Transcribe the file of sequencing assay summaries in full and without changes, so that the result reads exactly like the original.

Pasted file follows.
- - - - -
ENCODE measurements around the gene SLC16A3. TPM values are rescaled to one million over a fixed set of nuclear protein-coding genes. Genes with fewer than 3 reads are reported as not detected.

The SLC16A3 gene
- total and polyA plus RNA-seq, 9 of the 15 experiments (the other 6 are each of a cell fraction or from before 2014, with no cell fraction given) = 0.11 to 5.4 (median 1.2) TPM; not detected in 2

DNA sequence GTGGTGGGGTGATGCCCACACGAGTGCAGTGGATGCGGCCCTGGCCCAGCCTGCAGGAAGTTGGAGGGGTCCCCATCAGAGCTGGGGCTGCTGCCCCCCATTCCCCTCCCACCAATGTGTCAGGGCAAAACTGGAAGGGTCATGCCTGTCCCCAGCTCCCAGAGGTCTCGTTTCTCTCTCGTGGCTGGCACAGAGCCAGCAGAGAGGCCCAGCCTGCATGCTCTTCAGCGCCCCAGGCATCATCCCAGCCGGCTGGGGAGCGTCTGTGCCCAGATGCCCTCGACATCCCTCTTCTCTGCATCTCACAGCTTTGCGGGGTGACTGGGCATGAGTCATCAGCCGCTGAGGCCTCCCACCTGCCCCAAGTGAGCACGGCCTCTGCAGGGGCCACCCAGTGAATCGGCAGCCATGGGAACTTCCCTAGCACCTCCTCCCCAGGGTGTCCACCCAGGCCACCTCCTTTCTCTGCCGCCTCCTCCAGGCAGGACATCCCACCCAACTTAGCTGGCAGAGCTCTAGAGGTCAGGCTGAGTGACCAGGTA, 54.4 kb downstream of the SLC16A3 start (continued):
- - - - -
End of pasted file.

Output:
ENCODE measurements around the gene SLC16A3. TPM values are rescaled to one million over a fixed set of nuclear protein-coding genes. Genes with fewer than 3 reads are reported as not detected.

The SLC16A3 gene
- total and polyA plus RNA-seq, 9 of the 15 experiments (the other 6 are each of a cell fraction or from before 2014, with no cell fraction given) = 0.11 to 5.4 (median 1.2) TPM; not detected in 2

DNA sequence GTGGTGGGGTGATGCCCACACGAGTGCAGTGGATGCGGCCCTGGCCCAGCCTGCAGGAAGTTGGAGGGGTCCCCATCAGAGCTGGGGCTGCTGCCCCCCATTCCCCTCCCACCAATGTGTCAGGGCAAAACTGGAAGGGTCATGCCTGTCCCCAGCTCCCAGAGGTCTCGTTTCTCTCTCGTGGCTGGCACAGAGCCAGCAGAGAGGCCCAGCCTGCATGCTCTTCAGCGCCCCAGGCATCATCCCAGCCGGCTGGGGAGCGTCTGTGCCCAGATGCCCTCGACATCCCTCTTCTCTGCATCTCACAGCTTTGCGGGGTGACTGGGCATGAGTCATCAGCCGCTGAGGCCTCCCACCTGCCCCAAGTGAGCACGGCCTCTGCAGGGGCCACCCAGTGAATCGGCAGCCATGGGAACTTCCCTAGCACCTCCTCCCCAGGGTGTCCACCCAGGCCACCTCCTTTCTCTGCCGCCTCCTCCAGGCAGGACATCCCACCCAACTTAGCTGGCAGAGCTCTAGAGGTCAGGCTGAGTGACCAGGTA, 54.4 kb downstream of the SLC16A3 start (continued):